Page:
6BDF8630: C3240A00 00FE205B 00163392 D7C18291  C$…~ [..3.WA..
6BDF8640: 3F7E5010 FEA06C87 00000000 00000000  ?~P.~ l………
6BDF8650: 00                                   .

15:25:54.539 EST Dec 26 2014 : IPv4 LES CEF    : Fa0/0 None

6BDF8610:          001759E2 AEE25823 8C6BE451      ..Yb.bX#.kdQ
6BDF8620: 08004520 00287307 40007106 3FD188B5  ..E .(s.@.q.?Q.5
6BDF8630: C3240A00 00FE205B 00163392 D7C18291  C$…~ [..3.WA..
6BDF8640: 3FE65010 FE386C87 00000000 00000000  ?fP.~8l………
6BDF8650: 00                                   .

15:25:54.543 EST Dec 26 2014 : IPv4 LES CEF    : Fa0/0 None

6BDF8610:          001759E2 AEE25823 8C6BE451      ..Yb.bX#.kdQ
6BDF8620: 08004520 00287308 40007106 3FD088B5  ..E .(s.@.q.?P.5
6BDF8630: C3240A00 00FE205B 00163392 D7C18291  C$…~ [..3.WA..
6BDF8640: 404E5010 FDD06C87 00000000 00000000  @NP.}Pl………
6BDF8650: 00                                   .

(Output Omitted for Brevity)


More often than not though, you’ll likely need to export this information into a PCAP file so that you can indeed view it in a protocol analyzer like Wireshark.  To do so we export the capture with the monitor capture buffer buffername export URL command.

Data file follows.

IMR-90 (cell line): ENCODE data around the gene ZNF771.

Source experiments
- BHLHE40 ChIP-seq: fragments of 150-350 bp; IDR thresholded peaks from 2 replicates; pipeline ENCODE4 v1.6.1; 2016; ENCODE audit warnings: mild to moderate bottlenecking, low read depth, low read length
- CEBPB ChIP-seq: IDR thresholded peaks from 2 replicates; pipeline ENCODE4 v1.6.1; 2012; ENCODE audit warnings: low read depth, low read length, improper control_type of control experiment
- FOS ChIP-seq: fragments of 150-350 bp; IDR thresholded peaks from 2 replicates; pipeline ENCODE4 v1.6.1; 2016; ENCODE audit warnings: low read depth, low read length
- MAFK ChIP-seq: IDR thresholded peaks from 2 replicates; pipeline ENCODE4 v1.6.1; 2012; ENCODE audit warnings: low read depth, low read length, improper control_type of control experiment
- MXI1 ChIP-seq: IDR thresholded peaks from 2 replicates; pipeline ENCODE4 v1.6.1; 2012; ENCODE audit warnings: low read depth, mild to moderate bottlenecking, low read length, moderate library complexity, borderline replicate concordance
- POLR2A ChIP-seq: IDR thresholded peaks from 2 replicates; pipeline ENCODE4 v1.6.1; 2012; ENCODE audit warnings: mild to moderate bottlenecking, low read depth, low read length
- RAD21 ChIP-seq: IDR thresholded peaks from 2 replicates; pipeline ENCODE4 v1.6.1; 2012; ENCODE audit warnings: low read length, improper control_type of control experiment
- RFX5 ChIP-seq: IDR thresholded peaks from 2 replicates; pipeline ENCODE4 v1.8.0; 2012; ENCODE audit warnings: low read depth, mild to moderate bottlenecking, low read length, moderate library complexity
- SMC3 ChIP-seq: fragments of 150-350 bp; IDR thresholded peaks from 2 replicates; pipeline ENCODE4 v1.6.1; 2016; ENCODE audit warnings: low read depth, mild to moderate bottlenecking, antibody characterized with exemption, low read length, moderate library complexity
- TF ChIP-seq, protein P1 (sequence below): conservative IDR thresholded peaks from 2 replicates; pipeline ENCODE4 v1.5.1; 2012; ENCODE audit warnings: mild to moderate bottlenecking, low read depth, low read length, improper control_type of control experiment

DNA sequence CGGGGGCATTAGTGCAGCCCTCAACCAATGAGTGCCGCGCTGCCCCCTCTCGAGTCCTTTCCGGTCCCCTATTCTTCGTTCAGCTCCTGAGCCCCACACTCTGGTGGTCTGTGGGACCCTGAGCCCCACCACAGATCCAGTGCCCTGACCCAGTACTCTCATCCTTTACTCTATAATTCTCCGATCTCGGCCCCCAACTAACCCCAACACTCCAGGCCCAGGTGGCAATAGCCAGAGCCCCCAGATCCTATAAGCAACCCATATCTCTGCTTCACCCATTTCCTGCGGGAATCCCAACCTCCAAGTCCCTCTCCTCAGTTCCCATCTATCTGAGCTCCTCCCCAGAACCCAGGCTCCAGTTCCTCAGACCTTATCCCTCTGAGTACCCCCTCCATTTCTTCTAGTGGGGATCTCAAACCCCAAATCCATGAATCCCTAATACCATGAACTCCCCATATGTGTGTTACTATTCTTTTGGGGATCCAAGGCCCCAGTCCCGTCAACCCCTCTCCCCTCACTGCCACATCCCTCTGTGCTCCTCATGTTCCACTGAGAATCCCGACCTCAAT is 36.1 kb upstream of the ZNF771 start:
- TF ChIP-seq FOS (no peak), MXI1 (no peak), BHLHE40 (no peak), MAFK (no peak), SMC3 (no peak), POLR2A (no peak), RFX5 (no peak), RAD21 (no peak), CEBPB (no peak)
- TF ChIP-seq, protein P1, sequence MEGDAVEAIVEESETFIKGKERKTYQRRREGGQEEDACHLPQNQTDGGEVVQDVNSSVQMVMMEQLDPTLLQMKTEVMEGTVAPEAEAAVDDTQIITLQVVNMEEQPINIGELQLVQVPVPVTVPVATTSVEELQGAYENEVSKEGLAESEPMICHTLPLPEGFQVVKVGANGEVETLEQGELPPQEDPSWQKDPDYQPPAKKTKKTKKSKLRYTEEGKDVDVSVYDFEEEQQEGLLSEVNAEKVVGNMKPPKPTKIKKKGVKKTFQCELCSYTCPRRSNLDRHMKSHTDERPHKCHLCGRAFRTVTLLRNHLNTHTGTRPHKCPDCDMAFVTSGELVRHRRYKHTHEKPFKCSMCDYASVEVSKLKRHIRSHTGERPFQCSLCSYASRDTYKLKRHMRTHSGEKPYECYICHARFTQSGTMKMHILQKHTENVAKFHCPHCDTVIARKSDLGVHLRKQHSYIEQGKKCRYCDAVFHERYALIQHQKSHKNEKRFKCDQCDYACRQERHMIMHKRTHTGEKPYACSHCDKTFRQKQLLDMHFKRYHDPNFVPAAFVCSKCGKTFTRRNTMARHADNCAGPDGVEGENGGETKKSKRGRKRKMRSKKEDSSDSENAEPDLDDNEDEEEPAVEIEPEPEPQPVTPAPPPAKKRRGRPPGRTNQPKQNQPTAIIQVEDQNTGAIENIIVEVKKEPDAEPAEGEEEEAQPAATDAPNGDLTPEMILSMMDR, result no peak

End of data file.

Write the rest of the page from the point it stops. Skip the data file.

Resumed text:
Performance Monitor

Performance Monitor is a NetFlow-based tool for IOS.  Yes, this does mean that you need a pretty good handle on what NetFlow is and how to configure it in order to use IOS performance monitor.  NetFlow is, again, a topic unto itself in the CCIE world, so I’m going to save that overview for when we get to it.  In the meantime, if you don’t have any experience with NetFlow, GET SOME!  The visibility that NetFlow gives you into your environment, the types of traffic being sent, the top talkers in your environment, bottlenecks, etc. are all of immense value.

Performance monitor is awesome, especially for those in the voice and video fields!  A list of the performance data that can be gathered includes:

•IP Packet Count
•IP TTL minimum
•IP TTL maximum
•Flow to Interface Mapping
•IP Flow destination address and port, source address and port, and protocol